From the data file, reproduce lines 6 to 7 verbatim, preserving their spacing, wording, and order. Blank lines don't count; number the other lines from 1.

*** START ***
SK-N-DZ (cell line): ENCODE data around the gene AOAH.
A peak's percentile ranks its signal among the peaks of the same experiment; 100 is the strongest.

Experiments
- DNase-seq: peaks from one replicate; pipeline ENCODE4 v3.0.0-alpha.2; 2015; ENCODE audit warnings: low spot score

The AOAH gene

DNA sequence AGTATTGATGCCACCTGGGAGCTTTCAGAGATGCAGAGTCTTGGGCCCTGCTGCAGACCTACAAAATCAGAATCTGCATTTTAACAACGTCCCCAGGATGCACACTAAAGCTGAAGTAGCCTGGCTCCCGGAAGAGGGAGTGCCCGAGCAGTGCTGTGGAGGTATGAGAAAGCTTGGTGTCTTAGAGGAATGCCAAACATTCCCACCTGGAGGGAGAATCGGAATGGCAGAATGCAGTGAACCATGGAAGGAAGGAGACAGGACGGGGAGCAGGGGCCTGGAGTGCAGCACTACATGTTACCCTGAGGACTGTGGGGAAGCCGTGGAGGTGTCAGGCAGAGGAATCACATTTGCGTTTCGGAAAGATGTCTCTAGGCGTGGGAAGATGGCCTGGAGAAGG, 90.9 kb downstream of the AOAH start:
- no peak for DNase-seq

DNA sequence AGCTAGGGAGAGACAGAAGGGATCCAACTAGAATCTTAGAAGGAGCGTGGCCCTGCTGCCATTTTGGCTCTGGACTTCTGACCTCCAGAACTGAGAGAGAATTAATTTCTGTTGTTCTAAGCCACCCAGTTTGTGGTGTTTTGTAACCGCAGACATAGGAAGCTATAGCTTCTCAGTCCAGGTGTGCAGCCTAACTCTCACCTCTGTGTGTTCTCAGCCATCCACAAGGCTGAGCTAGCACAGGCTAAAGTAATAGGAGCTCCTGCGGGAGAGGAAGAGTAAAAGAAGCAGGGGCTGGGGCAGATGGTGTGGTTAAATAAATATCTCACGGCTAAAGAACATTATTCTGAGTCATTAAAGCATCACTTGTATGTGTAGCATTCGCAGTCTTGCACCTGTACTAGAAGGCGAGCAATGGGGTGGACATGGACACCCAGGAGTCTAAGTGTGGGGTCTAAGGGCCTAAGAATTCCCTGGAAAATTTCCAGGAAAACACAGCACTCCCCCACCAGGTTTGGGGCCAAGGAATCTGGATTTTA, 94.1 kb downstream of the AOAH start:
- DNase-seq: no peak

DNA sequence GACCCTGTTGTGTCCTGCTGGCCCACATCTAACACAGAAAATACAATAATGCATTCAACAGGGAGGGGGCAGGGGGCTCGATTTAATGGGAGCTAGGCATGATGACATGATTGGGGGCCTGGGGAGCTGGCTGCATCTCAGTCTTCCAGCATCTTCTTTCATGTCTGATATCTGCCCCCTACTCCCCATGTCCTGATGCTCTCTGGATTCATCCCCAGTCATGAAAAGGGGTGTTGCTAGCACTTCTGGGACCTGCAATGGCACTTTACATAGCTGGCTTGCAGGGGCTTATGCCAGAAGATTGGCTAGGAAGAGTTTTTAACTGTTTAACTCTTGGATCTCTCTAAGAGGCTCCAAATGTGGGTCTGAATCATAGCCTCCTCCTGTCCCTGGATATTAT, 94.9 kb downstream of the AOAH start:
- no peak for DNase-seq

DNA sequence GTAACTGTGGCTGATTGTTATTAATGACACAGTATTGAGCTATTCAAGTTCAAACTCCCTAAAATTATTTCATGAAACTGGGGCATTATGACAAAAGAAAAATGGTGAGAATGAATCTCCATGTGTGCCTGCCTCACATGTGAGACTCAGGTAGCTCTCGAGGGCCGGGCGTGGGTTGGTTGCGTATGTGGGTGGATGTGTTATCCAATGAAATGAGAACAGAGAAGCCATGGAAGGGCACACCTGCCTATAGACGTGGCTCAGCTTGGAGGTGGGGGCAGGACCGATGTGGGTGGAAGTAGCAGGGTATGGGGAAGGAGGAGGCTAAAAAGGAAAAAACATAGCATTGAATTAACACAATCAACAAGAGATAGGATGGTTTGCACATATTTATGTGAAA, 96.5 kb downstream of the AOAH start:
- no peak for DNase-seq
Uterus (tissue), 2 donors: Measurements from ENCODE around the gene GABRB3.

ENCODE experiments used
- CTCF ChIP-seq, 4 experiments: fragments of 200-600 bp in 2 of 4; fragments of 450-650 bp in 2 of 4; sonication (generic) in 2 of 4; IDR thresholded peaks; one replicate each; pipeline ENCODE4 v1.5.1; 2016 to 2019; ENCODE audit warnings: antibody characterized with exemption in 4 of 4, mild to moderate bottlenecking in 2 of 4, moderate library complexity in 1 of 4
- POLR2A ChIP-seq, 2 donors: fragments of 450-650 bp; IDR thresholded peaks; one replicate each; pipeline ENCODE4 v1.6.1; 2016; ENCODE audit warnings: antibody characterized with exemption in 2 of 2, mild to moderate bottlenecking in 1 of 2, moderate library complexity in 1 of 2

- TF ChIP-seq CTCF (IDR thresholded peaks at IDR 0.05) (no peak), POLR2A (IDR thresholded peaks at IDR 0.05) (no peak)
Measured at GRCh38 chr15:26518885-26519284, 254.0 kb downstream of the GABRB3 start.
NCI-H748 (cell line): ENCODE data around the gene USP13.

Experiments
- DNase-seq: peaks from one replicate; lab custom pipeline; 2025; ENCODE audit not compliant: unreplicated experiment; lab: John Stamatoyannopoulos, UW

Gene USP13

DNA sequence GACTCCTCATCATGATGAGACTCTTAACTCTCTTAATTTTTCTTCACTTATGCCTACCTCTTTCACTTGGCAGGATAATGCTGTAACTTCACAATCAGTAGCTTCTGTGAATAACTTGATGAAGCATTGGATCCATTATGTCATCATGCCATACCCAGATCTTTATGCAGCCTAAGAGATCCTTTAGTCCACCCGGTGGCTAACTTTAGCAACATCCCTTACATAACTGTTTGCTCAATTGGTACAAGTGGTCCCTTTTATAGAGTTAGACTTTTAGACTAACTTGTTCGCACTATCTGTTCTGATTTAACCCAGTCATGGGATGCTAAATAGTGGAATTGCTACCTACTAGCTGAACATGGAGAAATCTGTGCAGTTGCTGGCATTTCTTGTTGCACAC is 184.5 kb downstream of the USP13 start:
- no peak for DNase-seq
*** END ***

DNA sequence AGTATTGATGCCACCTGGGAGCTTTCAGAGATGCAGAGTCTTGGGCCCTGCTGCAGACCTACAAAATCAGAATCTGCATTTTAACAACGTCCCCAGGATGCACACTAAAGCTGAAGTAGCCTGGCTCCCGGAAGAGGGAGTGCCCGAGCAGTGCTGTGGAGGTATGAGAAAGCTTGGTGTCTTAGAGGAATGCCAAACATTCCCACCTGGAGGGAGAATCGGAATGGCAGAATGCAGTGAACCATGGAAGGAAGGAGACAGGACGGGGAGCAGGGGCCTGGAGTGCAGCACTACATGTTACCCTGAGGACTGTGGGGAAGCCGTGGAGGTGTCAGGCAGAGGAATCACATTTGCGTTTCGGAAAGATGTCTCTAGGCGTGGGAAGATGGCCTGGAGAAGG, 90.9 kb downstream of the AOAH start:
- no peak for DNase-seq